I'm trying to understand because in a nation skewed so far to the right and whose democracy has been so undermined by the oligarchy, these mindsets are worth probing. And I'm not underestimating the power of groupthink, intellectual fraud and denial, techno-fantasy, the inability to comprehend the calamity we're facing or imagine something different from that "non-negotiable" lifestyle — even among the elite. But more of them "get" climate change than one might think. Now that they've won a battle never really joined (cap-and-trade? That's the best you can do?), we will be forced to live with their assumptions.
It's quite a gamble.
If they're right, we face several challenges anyway. One cuts to the heart of white-right emotion: A huge wave of immigration into the United States as the "loser" nations to the south can't grow crops and lack the money and infrastructure to air condition their societies. (A similar issue will confront Europe from Africa). Another is greater international instability as nations confront one another over not only oil but also water and migration. Little currency has been given to studies about the costs of inaction on climate and continuing rising temperatures/disruptive weather. Thus we don't really know that the price of aggressive efforts to stop greenhouse gases would be less than a future where many pillars of globalization and world markets are in chaos. Or how much real action might have added to the economic balance (building high-speed rail, retrofitting suburbia to be less car dependent, green tech research and industries, etc.).
Even if they're right, the American South and Southwest face a dismal future as part of these winner/loser tradeoffs. It's difficult to imagine how these regions built on air conditioning in an era of cheap energy prices can afford to sustain even their current population in the decades ahead. Pure-tee market forces mean these poorer (especially after the Great Recession) areas simply won't be able to afford AC for nine months a year or more. Water will be a huge and growing issue for places such as Arizona as climate change reduces snow melt. Then there's the migration of tropical diseases north as temperatures warm. One small-scale personal observation concerns the emergence of West Nile virus in Phoenix: Before the man-made heat island, we had hard frosts in the Salt River Valley, so mosquitoes were not a big deal. Washington state is already worried about "climate refugees" from the Southwest in the decades ahead.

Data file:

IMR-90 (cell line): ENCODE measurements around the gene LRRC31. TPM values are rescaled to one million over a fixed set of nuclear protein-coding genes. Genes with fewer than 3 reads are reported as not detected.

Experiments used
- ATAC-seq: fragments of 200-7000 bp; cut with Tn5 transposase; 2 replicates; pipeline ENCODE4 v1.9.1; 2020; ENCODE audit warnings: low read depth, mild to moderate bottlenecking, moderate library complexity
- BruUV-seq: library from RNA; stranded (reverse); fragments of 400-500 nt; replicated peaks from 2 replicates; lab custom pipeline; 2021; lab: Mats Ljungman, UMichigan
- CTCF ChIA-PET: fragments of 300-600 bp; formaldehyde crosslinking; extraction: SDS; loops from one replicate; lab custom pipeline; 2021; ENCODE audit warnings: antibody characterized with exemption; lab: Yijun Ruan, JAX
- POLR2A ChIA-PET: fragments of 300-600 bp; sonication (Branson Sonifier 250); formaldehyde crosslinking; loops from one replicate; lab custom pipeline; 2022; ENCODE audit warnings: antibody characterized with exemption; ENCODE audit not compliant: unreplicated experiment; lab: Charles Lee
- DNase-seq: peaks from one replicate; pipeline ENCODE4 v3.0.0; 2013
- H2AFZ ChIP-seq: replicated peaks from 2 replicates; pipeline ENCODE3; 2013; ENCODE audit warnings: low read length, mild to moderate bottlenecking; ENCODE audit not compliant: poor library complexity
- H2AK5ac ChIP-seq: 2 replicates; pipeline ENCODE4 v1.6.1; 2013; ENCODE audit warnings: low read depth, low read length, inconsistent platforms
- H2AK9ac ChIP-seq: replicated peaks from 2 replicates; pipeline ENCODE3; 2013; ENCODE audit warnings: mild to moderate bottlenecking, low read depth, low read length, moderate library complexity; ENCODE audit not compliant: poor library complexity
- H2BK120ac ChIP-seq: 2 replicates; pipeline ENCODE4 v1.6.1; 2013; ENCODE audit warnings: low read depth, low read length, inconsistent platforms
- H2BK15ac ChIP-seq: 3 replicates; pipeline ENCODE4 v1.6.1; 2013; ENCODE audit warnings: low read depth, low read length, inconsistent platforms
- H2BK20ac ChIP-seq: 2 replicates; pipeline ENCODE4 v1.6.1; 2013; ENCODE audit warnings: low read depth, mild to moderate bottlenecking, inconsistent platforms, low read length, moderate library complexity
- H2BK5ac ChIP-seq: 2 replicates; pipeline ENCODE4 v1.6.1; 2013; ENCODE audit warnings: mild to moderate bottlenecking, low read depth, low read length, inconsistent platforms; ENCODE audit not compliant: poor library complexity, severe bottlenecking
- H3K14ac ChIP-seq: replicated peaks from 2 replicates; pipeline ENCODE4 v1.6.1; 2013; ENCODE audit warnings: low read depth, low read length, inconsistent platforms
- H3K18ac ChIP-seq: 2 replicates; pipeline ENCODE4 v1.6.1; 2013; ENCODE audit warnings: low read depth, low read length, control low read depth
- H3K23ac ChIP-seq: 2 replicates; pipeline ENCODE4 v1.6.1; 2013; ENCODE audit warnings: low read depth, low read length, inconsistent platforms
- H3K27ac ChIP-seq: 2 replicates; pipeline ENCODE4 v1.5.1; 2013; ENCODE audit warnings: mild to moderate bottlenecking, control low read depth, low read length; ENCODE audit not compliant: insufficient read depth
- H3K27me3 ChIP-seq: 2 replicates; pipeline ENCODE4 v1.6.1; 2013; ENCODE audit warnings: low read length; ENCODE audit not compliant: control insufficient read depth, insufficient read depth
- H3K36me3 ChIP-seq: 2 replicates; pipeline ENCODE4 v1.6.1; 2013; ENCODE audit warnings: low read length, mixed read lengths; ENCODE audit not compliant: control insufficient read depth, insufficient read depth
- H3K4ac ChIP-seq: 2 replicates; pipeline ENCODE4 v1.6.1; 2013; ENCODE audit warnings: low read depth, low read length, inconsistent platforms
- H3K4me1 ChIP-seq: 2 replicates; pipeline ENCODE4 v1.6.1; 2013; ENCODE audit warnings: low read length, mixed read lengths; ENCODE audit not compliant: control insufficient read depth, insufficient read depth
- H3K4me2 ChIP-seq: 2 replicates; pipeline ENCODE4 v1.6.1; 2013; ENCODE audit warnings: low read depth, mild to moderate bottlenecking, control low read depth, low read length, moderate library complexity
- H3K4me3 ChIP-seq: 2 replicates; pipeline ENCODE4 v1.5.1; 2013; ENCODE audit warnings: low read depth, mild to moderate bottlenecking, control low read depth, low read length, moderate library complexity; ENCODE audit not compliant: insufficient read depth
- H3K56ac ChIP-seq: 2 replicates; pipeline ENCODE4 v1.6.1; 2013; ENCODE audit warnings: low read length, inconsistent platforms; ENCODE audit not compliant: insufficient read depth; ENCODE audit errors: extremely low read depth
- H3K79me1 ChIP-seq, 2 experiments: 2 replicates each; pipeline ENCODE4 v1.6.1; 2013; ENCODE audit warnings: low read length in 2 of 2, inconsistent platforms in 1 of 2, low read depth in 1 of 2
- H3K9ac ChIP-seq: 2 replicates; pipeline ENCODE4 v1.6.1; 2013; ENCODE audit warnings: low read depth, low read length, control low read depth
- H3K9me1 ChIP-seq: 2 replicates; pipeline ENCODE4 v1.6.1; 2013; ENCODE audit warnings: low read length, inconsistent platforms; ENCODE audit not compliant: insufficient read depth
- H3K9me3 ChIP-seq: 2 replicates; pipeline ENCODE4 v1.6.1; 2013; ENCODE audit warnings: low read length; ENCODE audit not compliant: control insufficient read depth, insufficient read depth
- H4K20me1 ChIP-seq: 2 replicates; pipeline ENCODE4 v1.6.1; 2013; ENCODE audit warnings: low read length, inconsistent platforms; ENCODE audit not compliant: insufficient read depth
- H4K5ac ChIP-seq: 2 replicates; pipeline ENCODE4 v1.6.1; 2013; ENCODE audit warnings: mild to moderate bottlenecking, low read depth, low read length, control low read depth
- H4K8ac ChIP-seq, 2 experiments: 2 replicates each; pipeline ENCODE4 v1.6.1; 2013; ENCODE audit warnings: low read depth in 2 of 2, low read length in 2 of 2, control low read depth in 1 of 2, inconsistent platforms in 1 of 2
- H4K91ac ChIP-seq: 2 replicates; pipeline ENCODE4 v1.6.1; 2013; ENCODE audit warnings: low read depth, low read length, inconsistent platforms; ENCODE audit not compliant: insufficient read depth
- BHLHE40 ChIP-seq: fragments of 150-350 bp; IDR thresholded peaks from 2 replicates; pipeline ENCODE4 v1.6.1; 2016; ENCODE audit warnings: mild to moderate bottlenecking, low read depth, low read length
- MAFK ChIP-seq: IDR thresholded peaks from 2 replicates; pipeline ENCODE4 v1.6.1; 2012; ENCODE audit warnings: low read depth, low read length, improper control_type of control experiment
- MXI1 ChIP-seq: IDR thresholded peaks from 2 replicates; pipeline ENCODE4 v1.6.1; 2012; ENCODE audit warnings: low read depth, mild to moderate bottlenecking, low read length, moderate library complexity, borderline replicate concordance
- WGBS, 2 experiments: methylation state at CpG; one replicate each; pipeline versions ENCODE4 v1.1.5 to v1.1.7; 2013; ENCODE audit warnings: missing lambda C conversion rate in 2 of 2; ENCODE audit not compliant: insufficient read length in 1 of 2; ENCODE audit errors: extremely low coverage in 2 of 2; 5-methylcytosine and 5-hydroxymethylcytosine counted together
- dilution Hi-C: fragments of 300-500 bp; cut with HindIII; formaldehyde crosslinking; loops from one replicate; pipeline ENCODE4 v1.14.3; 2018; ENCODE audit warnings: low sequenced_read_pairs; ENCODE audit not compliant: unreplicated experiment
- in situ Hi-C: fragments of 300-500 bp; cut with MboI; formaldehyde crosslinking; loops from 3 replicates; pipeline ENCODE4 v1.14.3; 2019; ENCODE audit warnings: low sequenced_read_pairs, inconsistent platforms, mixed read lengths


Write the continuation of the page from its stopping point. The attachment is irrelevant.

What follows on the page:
Even if they're right, we'll lose much of the American West as we knew it, with massive extinctions of animal and plant species ("Stuff happens"). This won't be a mere matter of nostalgia or aesthetics. Entire ecosystems will be altered in unpredictable ways. Yes, there are unintended consequences even when one relies on the "free market." The forests of Arizona's High Country and elsewhere are already being badly damaged by a heat-related infestation. Will the delicate and unique beauty of the Sonoran Desert survive sustained higher heat and less rainfall? Will 2040 be a year when people can only see these majestic works of God in photos or some new video distraction?
And if they're right, the American market is doing a lousy job. China, a huge part of the climate-change problem but still not as bad an actor as the United States, is moving quickly to prepare for this future of discontinuity. It is spending $100 million this year alone to build high-speed rail. It has declared renewable energy a strategic industry, where it is applying protectionist measures to try to corner the world market in such areas as solar energy. It is building relationships around the globe to sustain its oil habit until it (by state diktat) weans itself off. China has the edge on rare earth minerals used in such things as electric-powered cars. America is trying to weatherize some houses, while plowing its treasure into sustaining the unsustainable, from sprawl to wars.
If they're wrong, even by a bit, the future is going to be much more costly, more harsh, more dangerous.
These people built the financial Doomsday Machine, which is not nearly finished with its destruction. Now they've built another. We the People let them do it. The future will curse us.